A report from Bitdefender in 2021 highlighted that unpatched vulnerabilities significantly contributed to the susceptibility of Windows systems to attacks.

The primary and essential measure to mitigate such risks is to configure your operating system for automatic updates.

Here’s a guide on enabling automatic updates for:

8. Use a Privacy Assistant to block ad and data tracking

A majority of the personal data gathered online is primarily intended for marketing purposes rather than scams or data breaches.

You can significantly reduce the impact of these data trackers with a few straightforward steps.

Initially, when prompted by pop-ups to share data, opt for the negative response. Whenever feasible, reject cookies on websites.

For users of iPhones or other Apple mobile devices, iOS versions 14.5 and above offer the option to deactivate cross-app tracking.

Furthermore, you can turn off ad customization across various applications you utilize, encompassing Google search, other Google services, Apple, Facebook ad settings, and third parties leveraging Facebook data, Twitter, Microsoft, and Amazon.

While numerous other websites employ tracking mechanisms, by disabling these features from major companies, you can effectively minimize the impact of the most significant culprits.

9. Use encryption to keep data from prying eyes

While you may believe that your computer data, texts, and emails are secure, the reality might be different.

Encryption serves as a protective measure by essentially “scrambling” your data unless a decryption key or password is provided.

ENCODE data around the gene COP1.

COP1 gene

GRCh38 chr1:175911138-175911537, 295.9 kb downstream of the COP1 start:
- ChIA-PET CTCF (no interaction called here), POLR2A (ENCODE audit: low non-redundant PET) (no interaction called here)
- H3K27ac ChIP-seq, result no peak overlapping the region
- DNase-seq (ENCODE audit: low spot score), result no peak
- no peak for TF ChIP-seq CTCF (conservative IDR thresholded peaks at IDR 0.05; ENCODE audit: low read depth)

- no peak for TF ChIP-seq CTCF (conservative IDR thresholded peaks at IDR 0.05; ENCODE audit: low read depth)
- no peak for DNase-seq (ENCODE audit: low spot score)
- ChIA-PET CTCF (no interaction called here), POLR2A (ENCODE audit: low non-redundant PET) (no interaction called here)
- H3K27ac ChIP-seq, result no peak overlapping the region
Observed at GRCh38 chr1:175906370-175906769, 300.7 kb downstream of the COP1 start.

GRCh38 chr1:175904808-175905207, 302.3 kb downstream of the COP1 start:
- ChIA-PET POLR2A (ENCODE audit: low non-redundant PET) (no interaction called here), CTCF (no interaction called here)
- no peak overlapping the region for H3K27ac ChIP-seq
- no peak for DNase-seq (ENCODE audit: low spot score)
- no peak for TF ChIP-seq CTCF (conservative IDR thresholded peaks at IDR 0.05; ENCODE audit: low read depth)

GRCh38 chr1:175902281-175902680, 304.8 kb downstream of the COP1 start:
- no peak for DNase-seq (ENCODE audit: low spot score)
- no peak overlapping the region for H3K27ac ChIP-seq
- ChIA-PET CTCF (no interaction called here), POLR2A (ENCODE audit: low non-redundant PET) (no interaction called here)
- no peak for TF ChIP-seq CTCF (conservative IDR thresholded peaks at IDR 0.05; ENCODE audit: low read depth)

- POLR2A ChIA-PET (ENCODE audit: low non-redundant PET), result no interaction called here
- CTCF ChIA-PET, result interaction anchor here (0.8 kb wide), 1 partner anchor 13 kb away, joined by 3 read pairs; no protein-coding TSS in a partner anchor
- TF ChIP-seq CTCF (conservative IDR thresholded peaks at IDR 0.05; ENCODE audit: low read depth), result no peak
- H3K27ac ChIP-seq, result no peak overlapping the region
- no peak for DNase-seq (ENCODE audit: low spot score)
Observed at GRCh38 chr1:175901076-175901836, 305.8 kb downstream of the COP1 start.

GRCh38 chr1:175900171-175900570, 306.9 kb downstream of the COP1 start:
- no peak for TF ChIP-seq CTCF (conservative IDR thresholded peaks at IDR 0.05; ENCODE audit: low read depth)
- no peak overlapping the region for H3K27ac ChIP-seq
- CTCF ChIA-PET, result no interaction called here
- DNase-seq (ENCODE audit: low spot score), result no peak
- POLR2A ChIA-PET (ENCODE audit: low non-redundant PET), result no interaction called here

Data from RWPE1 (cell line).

This safeguards your information in scenarios where cybercriminals attempt to steal your hard drive, intercept your text messages, or deceive you into providing information on a fraudulent website.

Here are the recommended actions:

  1. Encrypt Your Computer Data: Ensure the encryption of data on your computer. Modern Apple and Android mobile devices come with default encryption. For Windows and Mac, you can configure encryption settings, rendering the data unintelligible to anyone without the password.
  2. Opt for Messaging Apps with End-to-End Encryption: Choose messaging apps that employ end-to-end encryption, such as WhatsApp, Telegram, or Signal. These options provide a higher level of security, though it’s worth noting that WhatsApp still has additional privacy concerns.
  3. Secure Data Before Selling or Recycling Devices: Before selling or recycling devices, ensure the complete erasure of data. Delete all information and restore devices to their factory settings to prevent unauthorized access when passing them on to others.

10. Revoke unnecessary third-party app connections

Numerous contemporary applications seek permission to link with other services for data sharing or collaborative functionality.

When you opt for actions like “sign in with Google/Facebook,” you grant the respective tool access to specific data associated with you on Google or Facebook.

To enhance both your online privacy and security, it is advisable to minimize the extent of third-party app connections you establish.

Here’s how to identify and manage third-party app connections:

  • Google
  • Facebook
  • Apple (specifically, under “Sign in with Apple”)
  • Microsoft
  • Slack